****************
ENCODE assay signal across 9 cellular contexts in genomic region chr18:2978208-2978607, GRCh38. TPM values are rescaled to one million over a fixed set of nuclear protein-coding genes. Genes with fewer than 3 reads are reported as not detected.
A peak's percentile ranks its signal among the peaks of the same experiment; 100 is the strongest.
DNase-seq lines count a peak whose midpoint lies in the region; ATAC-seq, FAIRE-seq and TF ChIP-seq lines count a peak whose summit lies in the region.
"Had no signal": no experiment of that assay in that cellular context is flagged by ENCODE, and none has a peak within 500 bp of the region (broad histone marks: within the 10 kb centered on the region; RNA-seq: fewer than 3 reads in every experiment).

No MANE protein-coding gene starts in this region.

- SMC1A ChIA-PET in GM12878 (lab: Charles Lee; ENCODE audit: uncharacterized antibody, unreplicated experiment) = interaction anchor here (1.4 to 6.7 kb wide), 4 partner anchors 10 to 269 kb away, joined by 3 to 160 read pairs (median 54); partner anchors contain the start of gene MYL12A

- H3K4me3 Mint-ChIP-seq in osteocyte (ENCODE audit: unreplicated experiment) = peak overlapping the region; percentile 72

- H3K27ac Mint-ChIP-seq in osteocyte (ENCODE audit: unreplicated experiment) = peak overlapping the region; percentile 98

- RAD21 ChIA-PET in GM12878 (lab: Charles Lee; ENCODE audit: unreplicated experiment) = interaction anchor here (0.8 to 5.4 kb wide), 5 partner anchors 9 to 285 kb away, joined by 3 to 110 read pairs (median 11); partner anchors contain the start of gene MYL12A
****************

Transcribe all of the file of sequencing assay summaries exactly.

ENCODE assay signal across 9 cellular contexts in genomic region chr18:2978208-2978607, GRCh38. TPM values are rescaled to one million over a fixed set of nuclear protein-coding genes. Genes with fewer than 3 reads are reported as not detected.
A peak's percentile ranks its signal among the peaks of the same experiment; 100 is the strongest.
DNase-seq lines count a peak whose midpoint lies in the region; ATAC-seq, FAIRE-seq and TF ChIP-seq lines count a peak whose summit lies in the region.
"Had no signal": no experiment of that assay in that cellular context is flagged by ENCODE, and none has a peak within 500 bp of the region (broad histone marks: within the 10 kb centered on the region; RNA-seq: fewer than 3 reads in every experiment).

No MANE protein-coding gene starts in this region.

- SMC1A ChIA-PET in GM12878 (lab: Charles Lee; ENCODE audit: uncharacterized antibody, unreplicated experiment) = interaction anchor here (1.4 to 6.7 kb wide), 4 partner anchors 10 to 269 kb away, joined by 3 to 160 read pairs (median 54); partner anchors contain the start of gene MYL12A

- H3K4me3 Mint-ChIP-seq in osteocyte (ENCODE audit: unreplicated experiment) = peak overlapping the region; percentile 72

- H3K27ac Mint-ChIP-seq in osteocyte (ENCODE audit: unreplicated experiment) = peak overlapping the region; percentile 98

- RAD21 ChIA-PET in GM12878 (lab: Charles Lee; ENCODE audit: unreplicated experiment) = interaction anchor here (0.8 to 5.4 kb wide), 5 partner anchors 9 to 285 kb away, joined by 3 to 110 read pairs (median 11); partner anchors contain the start of gene MYL12A